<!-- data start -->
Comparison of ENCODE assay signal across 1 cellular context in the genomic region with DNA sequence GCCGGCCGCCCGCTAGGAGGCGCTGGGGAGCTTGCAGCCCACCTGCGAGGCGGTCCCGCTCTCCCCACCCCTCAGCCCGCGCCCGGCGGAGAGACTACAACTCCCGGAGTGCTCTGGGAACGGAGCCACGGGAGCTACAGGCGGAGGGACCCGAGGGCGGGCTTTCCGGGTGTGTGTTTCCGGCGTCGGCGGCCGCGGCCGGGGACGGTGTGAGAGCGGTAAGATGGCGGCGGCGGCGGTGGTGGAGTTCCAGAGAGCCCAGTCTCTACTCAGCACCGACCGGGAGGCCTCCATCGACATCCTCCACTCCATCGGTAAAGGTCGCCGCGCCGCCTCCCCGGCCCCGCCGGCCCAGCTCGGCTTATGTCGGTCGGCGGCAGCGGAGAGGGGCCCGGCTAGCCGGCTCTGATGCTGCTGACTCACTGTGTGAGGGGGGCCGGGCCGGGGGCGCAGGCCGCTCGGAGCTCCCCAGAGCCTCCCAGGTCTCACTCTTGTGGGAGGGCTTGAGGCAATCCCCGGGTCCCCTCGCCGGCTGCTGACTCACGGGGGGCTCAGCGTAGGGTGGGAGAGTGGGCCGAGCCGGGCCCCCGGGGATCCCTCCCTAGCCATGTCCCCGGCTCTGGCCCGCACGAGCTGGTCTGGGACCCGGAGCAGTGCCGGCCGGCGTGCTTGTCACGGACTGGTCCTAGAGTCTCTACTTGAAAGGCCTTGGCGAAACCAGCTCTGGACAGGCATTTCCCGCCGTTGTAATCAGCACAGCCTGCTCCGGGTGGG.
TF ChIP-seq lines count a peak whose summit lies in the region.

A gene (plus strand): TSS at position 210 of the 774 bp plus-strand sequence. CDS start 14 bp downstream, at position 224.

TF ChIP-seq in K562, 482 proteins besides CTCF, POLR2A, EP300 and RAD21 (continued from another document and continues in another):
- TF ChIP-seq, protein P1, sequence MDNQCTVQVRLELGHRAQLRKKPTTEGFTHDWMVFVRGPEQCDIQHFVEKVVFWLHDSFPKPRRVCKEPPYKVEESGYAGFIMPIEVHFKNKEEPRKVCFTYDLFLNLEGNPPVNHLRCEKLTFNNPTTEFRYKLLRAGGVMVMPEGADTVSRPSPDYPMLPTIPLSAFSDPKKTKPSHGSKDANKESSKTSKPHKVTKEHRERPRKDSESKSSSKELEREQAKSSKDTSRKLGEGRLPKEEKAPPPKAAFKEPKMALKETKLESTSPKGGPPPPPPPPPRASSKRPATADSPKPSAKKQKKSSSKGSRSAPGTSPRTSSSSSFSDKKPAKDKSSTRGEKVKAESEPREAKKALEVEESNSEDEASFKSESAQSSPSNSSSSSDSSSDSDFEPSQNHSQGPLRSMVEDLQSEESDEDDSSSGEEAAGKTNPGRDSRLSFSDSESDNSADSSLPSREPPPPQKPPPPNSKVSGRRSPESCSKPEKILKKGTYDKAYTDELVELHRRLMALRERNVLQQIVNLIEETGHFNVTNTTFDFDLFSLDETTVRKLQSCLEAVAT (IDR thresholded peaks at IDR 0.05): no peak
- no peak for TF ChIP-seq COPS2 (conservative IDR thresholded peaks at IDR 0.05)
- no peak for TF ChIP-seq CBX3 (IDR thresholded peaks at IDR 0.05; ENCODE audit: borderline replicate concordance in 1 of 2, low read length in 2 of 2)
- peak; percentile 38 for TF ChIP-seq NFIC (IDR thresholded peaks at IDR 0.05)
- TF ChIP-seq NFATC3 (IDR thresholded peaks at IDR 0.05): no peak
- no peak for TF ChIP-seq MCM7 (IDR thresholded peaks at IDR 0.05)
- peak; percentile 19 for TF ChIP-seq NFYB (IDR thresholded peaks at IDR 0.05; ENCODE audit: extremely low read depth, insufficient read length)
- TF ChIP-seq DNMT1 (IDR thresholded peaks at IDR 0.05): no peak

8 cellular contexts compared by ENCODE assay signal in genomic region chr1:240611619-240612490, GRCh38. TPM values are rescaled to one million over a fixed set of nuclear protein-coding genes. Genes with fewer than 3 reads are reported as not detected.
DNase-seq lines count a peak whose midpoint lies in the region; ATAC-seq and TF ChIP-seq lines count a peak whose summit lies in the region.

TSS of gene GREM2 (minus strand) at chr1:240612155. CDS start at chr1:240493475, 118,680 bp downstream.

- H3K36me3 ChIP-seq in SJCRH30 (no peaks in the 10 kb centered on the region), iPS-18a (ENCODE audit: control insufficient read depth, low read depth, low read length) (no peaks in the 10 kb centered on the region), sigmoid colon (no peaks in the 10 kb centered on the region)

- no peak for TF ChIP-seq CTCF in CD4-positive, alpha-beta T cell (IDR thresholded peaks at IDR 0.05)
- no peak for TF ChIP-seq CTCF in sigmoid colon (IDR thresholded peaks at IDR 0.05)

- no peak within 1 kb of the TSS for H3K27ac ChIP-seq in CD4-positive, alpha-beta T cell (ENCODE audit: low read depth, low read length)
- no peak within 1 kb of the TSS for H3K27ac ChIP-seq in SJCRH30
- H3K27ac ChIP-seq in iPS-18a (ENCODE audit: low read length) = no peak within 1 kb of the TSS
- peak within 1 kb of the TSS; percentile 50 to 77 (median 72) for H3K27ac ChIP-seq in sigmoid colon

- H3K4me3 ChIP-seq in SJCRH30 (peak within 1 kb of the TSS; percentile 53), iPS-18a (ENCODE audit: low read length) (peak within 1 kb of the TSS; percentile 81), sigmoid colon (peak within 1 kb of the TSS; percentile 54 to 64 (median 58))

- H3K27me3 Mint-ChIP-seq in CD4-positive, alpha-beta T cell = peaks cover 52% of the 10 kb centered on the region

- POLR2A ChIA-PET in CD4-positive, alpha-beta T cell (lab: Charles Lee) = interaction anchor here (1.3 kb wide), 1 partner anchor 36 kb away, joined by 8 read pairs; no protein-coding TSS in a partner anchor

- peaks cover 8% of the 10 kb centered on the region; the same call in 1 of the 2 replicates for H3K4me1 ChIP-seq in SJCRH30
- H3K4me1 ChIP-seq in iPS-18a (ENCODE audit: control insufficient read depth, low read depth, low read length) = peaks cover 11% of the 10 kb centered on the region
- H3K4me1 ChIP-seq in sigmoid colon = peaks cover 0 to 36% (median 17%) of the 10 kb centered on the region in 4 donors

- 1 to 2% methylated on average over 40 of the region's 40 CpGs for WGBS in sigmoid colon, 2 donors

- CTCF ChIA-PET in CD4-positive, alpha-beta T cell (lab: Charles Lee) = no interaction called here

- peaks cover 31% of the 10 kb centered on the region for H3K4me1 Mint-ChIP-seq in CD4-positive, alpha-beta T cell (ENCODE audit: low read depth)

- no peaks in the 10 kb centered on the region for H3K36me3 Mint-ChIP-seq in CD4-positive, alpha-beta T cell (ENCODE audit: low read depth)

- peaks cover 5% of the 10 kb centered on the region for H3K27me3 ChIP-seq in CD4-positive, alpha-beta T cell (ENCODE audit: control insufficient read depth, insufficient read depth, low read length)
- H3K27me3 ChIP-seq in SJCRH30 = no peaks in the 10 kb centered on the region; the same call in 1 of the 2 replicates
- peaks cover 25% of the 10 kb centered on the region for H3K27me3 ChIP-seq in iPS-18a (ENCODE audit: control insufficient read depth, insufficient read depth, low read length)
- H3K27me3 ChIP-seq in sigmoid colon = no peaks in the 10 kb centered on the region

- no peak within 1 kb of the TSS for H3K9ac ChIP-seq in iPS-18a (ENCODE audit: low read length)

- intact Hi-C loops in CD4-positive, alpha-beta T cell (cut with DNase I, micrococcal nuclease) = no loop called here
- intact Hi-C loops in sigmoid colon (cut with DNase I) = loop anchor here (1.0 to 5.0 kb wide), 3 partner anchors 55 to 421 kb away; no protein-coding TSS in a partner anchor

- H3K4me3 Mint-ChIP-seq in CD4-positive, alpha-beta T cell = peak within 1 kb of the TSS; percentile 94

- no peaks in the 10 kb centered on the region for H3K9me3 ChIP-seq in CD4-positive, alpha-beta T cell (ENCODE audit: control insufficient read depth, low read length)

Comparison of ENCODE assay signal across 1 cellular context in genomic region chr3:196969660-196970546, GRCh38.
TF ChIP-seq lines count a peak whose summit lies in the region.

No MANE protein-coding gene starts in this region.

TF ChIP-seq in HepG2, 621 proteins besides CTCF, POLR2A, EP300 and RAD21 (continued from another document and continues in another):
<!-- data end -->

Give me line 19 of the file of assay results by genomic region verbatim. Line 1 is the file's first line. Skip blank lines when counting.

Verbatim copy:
- no peak within 1 kb of the TSS for H3K27ac ChIP-seq in CD4-positive, alpha-beta T cell (ENCODE audit: low read depth, low read length)